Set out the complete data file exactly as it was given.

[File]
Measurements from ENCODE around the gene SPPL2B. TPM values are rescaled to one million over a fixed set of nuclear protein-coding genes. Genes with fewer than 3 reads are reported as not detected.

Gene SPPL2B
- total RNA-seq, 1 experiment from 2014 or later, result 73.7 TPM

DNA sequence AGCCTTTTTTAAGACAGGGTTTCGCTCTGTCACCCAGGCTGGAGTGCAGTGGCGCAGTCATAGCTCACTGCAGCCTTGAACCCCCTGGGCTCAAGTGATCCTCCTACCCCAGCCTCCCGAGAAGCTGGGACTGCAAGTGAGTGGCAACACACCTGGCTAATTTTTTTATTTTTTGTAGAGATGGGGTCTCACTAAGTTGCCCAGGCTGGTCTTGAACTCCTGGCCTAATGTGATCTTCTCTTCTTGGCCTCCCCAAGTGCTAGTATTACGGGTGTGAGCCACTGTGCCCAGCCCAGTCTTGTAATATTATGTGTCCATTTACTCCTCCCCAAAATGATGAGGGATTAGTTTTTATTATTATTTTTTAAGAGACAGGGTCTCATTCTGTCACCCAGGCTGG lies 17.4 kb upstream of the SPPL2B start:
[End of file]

Measurements from ENCODE around the gene SPPL2B. TPM values are rescaled to one million over a fixed set of nuclear protein-coding genes. Genes with fewer than 3 reads are reported as not detected.

Gene SPPL2B
- total RNA-seq, 1 experiment from 2014 or later, result 73.7 TPM

DNA sequence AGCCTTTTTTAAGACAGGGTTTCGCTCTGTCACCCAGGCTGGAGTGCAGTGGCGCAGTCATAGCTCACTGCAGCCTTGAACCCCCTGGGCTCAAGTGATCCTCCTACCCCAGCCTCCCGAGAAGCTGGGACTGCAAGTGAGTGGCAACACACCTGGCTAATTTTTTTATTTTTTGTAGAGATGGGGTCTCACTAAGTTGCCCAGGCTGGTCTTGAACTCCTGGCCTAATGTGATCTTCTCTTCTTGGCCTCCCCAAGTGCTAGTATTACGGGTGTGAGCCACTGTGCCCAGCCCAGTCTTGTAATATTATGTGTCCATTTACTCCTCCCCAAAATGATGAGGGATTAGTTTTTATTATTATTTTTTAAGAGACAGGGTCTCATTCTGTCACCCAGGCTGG lies 17.4 kb upstream of the SPPL2B start: